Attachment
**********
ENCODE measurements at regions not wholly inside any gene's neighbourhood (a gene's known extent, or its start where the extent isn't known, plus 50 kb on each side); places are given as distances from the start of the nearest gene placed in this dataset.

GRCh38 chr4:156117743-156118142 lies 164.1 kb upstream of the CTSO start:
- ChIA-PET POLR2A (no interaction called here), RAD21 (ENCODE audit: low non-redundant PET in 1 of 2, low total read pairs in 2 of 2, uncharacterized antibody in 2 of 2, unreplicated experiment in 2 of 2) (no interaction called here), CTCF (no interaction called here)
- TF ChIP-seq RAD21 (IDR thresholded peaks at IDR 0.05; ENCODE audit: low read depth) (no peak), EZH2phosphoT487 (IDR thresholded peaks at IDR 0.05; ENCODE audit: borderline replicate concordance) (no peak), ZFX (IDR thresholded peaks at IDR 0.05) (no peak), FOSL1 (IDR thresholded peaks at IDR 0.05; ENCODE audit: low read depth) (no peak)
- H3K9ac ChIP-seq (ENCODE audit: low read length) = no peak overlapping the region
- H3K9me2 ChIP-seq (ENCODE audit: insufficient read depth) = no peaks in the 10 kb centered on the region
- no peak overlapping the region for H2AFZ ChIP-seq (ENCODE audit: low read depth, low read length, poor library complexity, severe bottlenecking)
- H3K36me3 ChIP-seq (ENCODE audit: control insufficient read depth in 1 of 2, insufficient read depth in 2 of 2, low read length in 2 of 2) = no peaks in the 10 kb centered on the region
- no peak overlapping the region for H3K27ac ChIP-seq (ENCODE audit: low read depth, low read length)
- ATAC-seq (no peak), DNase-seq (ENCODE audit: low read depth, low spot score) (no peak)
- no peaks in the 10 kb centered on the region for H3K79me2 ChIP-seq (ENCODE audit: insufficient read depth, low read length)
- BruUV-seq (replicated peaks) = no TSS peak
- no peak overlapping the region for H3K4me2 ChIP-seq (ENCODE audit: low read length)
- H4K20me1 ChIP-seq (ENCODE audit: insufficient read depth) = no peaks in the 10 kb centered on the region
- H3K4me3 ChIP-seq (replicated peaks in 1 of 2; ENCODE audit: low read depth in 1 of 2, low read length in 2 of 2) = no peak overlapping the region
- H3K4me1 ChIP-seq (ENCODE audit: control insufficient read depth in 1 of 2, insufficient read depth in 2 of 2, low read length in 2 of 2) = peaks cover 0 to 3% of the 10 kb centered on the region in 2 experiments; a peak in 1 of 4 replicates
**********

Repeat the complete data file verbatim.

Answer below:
ENCODE measurements at regions not wholly inside any gene's neighbourhood (a gene's known extent, or its start where the extent isn't known, plus 50 kb on each side); places are given as distances from the start of the nearest gene placed in this dataset.

GRCh38 chr4:156117743-156118142 lies 164.1 kb upstream of the CTSO start:
- ChIA-PET POLR2A (no interaction called here), RAD21 (ENCODE audit: low non-redundant PET in 1 of 2, low total read pairs in 2 of 2, uncharacterized antibody in 2 of 2, unreplicated experiment in 2 of 2) (no interaction called here), CTCF (no interaction called here)
- TF ChIP-seq RAD21 (IDR thresholded peaks at IDR 0.05; ENCODE audit: low read depth) (no peak), EZH2phosphoT487 (IDR thresholded peaks at IDR 0.05; ENCODE audit: borderline replicate concordance) (no peak), ZFX (IDR thresholded peaks at IDR 0.05) (no peak), FOSL1 (IDR thresholded peaks at IDR 0.05; ENCODE audit: low read depth) (no peak)
- H3K9ac ChIP-seq (ENCODE audit: low read length) = no peak overlapping the region
- H3K9me2 ChIP-seq (ENCODE audit: insufficient read depth) = no peaks in the 10 kb centered on the region
- no peak overlapping the region for H2AFZ ChIP-seq (ENCODE audit: low read depth, low read length, poor library complexity, severe bottlenecking)
- H3K36me3 ChIP-seq (ENCODE audit: control insufficient read depth in 1 of 2, insufficient read depth in 2 of 2, low read length in 2 of 2) = no peaks in the 10 kb centered on the region
- no peak overlapping the region for H3K27ac ChIP-seq (ENCODE audit: low read depth, low read length)
- ATAC-seq (no peak), DNase-seq (ENCODE audit: low read depth, low spot score) (no peak)
- no peaks in the 10 kb centered on the region for H3K79me2 ChIP-seq (ENCODE audit: insufficient read depth, low read length)
- BruUV-seq (replicated peaks) = no TSS peak
- no peak overlapping the region for H3K4me2 ChIP-seq (ENCODE audit: low read length)
- H4K20me1 ChIP-seq (ENCODE audit: insufficient read depth) = no peaks in the 10 kb centered on the region
- H3K4me3 ChIP-seq (replicated peaks in 1 of 2; ENCODE audit: low read depth in 1 of 2, low read length in 2 of 2) = no peak overlapping the region
- H3K4me1 ChIP-seq (ENCODE audit: control insufficient read depth in 1 of 2, insufficient read depth in 2 of 2, low read length in 2 of 2) = peaks cover 0 to 3% of the 10 kb centered on the region in 2 experiments; a peak in 1 of 4 replicates